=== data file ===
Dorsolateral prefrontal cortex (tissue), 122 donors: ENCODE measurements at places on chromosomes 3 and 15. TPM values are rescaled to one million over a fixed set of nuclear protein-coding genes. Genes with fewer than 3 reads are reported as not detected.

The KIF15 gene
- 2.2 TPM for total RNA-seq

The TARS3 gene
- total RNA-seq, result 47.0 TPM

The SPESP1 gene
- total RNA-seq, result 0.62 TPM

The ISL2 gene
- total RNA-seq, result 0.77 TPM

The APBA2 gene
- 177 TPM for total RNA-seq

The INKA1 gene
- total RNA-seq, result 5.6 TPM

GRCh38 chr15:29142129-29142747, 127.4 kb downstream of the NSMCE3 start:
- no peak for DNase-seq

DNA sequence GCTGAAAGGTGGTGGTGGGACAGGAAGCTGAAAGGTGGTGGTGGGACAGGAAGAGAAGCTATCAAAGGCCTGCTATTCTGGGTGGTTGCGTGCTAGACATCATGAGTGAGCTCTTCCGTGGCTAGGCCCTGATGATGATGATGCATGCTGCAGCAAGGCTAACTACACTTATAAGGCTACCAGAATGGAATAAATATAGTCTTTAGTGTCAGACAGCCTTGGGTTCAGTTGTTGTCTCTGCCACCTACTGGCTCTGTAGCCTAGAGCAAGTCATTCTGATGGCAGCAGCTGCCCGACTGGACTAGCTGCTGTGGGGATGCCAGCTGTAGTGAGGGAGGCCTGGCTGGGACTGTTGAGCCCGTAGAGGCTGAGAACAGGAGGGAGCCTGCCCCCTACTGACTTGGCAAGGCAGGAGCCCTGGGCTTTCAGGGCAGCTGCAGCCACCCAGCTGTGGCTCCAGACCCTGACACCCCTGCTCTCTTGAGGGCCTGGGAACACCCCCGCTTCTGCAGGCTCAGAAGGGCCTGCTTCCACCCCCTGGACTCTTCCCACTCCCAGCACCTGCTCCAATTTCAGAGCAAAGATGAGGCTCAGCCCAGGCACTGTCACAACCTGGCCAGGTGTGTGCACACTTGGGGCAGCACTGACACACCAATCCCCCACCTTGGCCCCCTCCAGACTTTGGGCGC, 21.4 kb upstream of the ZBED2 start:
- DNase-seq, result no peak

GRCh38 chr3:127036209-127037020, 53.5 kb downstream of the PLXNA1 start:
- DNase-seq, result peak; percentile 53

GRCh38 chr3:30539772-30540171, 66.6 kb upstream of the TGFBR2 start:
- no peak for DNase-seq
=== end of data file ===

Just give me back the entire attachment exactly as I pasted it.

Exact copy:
Dorsolateral prefrontal cortex (tissue), 122 donors: ENCODE measurements at places on chromosomes 3 and 15. TPM values are rescaled to one million over a fixed set of nuclear protein-coding genes. Genes with fewer than 3 reads are reported as not detected.

The KIF15 gene
- 2.2 TPM for total RNA-seq

The TARS3 gene
- total RNA-seq, result 47.0 TPM

The SPESP1 gene
- total RNA-seq, result 0.62 TPM

The ISL2 gene
- total RNA-seq, result 0.77 TPM

The APBA2 gene
- 177 TPM for total RNA-seq

The INKA1 gene
- total RNA-seq, result 5.6 TPM

GRCh38 chr15:29142129-29142747, 127.4 kb downstream of the NSMCE3 start:
- no peak for DNase-seq

DNA sequence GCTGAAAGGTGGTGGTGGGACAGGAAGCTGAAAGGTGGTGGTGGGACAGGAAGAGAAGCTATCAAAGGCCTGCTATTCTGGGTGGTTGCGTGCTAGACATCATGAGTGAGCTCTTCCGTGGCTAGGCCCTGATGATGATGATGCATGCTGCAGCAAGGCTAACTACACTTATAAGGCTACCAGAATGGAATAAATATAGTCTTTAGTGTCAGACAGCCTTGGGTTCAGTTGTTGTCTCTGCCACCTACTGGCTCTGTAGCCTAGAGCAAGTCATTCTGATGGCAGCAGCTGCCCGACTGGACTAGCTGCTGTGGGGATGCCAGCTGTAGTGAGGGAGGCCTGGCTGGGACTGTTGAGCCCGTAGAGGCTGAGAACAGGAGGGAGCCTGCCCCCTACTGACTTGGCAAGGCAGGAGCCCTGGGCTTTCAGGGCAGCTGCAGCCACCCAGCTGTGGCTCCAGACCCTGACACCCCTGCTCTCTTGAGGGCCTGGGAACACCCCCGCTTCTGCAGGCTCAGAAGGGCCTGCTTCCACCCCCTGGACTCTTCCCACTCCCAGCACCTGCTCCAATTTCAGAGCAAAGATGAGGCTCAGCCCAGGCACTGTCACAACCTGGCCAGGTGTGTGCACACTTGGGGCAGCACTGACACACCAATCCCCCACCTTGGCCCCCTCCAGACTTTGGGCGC, 21.4 kb upstream of the ZBED2 start:
- DNase-seq, result no peak

GRCh38 chr3:127036209-127037020, 53.5 kb downstream of the PLXNA1 start:
- DNase-seq, result peak; percentile 53

GRCh38 chr3:30539772-30540171, 66.6 kb upstream of the TGFBR2 start:
- no peak for DNase-seq